Death and the Labyrinth

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Bloomsbury Academic, Jan 30, 2007 - Philosophy - 227 pages
2 Reviews

Death and the Labyrinth

is unique, being Foucault's only work on literature. For Foucault this was "by far the book I wrote most easily and with the greatest pleasure". Here, Foucault explores theory, criticism and psychology through the texts of Raymond Roussel, one of the fathers of experimental writing, whose work has been celebrated by the likes of Cocteau, Duchamp, Breton, Robbe Grillet, Gide and Giacometti.

This revised edition includes an introduction, chronology and bibliography to Foucault's work by James Faubion, an interview with Foucault, conducted only nine months before his death, and concludes with an essay on Roussel by the poet John Ashbery.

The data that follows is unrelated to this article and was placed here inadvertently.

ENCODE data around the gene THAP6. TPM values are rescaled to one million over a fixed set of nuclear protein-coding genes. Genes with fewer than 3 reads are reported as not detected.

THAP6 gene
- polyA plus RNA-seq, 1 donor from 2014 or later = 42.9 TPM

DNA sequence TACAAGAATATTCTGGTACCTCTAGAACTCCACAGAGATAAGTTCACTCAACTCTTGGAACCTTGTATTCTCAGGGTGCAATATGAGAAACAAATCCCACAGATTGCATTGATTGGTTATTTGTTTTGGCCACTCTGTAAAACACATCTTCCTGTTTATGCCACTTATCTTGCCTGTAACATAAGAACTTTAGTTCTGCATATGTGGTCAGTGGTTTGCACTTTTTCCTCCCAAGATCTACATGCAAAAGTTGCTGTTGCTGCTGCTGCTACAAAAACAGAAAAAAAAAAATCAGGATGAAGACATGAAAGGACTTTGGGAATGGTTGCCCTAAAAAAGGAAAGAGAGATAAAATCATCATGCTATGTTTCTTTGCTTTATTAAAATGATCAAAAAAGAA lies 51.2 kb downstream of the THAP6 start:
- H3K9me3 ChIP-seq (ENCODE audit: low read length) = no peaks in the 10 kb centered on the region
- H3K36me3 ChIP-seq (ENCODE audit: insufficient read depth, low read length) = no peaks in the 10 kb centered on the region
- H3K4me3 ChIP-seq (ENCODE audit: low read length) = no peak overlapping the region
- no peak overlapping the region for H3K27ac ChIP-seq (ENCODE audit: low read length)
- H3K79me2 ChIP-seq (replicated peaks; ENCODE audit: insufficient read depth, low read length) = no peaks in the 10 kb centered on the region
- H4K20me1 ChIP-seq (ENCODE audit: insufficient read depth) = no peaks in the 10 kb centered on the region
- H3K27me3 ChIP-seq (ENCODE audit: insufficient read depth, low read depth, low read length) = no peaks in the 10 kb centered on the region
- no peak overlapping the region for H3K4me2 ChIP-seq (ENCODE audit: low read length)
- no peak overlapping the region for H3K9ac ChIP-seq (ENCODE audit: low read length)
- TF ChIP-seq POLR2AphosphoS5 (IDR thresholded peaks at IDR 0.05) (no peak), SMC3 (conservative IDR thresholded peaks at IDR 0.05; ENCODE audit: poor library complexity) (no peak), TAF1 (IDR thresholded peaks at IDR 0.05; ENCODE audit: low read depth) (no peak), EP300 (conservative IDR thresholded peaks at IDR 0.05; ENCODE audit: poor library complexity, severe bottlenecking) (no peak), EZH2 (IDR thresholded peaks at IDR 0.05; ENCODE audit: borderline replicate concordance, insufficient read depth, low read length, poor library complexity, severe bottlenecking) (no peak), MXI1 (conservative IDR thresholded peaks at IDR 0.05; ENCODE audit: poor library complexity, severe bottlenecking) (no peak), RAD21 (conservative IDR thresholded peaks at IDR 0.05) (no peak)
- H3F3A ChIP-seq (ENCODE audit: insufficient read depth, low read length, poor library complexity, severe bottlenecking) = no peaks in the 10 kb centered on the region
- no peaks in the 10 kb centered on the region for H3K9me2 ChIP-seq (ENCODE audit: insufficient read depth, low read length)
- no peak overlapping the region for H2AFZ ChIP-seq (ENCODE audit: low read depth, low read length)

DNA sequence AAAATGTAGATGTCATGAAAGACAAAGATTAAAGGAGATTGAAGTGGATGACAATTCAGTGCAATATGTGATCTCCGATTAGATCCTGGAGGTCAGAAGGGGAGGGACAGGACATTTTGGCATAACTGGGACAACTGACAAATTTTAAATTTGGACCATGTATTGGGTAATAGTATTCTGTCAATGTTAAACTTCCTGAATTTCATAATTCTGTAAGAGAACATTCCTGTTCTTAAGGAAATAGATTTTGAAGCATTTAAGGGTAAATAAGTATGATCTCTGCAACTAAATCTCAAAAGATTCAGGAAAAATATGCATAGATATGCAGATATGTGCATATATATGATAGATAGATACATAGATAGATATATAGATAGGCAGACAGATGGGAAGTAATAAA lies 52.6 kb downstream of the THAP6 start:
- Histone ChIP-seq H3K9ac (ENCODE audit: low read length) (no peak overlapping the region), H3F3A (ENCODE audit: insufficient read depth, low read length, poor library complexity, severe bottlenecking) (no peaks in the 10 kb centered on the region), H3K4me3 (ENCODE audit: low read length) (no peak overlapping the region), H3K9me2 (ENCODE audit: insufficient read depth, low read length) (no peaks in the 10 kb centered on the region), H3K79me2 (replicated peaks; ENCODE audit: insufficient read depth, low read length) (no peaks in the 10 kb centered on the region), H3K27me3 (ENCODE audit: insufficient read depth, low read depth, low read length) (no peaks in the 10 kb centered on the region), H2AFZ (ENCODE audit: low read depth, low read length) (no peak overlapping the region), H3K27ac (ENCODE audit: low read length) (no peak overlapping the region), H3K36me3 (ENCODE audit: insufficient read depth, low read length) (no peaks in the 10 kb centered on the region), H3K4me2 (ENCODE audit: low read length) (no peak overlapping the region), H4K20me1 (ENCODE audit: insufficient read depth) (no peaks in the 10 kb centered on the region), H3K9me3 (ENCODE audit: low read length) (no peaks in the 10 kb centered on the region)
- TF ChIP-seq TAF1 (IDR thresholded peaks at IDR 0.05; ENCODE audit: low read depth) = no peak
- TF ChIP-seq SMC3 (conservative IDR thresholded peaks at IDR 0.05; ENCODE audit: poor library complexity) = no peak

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Review: Death and the Labyrinth: The World of Raymond Roussel

User Review  - George - Goodreads

As complex in its readings of Roussel's (notoriously difficult) fictional work, as Roussel's work itself. An invaluable explanatory critical work, that along with poet John Ashbery's earlier pioneer critiques, illuminate the complex literary art of Roussel. Read full review

Review: Death and the Labyrinth: The World of Raymond Roussel

User Review  - Derek Fenner - Goodreads

I will be revisiting Roussel's oeuvre this winter with a reread of Locus Solus and some time in all the others. Again Foucault has added to my reading list. Read full review

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About the author (2007)

Michel Foucault (1926-1984) was a French philosopher and widely recognised as one of the most original and influential thinkers of the 20th Century. James Faubion is at Rice University, USA. Charles Ruas is the translator of Death and the Labyrinth.

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